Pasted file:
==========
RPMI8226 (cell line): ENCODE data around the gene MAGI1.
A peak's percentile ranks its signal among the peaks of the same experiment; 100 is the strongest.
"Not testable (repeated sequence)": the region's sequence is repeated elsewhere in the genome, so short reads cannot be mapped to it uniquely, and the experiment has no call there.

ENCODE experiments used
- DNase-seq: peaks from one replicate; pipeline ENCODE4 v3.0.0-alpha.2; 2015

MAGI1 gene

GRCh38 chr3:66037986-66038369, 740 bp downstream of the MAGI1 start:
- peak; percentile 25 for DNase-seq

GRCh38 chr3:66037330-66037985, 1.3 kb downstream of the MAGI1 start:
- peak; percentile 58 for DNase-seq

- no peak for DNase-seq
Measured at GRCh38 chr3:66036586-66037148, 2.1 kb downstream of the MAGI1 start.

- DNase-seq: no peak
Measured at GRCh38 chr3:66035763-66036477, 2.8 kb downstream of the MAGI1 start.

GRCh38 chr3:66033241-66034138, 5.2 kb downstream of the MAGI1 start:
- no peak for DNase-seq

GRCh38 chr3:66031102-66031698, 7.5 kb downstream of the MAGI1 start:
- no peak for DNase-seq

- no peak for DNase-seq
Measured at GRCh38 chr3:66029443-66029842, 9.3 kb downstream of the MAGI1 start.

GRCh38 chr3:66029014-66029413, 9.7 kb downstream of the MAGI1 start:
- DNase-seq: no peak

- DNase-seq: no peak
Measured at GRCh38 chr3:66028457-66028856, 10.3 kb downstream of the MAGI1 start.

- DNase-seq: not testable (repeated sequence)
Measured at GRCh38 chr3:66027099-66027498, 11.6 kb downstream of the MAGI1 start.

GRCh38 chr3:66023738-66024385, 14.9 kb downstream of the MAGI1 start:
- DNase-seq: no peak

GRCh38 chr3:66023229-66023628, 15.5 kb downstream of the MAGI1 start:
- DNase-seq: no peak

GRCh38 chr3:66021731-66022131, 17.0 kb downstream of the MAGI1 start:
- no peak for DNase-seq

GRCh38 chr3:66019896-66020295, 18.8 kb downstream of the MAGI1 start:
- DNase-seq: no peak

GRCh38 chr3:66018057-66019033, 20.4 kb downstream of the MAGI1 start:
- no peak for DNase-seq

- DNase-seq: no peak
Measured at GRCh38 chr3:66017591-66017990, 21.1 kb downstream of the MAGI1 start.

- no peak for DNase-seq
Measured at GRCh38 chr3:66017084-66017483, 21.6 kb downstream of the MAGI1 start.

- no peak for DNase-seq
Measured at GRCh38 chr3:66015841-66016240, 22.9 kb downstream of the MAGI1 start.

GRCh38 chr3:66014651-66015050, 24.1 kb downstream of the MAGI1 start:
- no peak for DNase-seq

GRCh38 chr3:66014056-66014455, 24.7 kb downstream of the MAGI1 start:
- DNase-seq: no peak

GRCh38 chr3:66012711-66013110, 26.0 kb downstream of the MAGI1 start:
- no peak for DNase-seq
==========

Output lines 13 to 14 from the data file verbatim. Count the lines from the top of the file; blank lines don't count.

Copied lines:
- DNase-seq: no peak
Measured at GRCh38 chr3:66035763-66036477, 2.8 kb downstream of the MAGI1 start.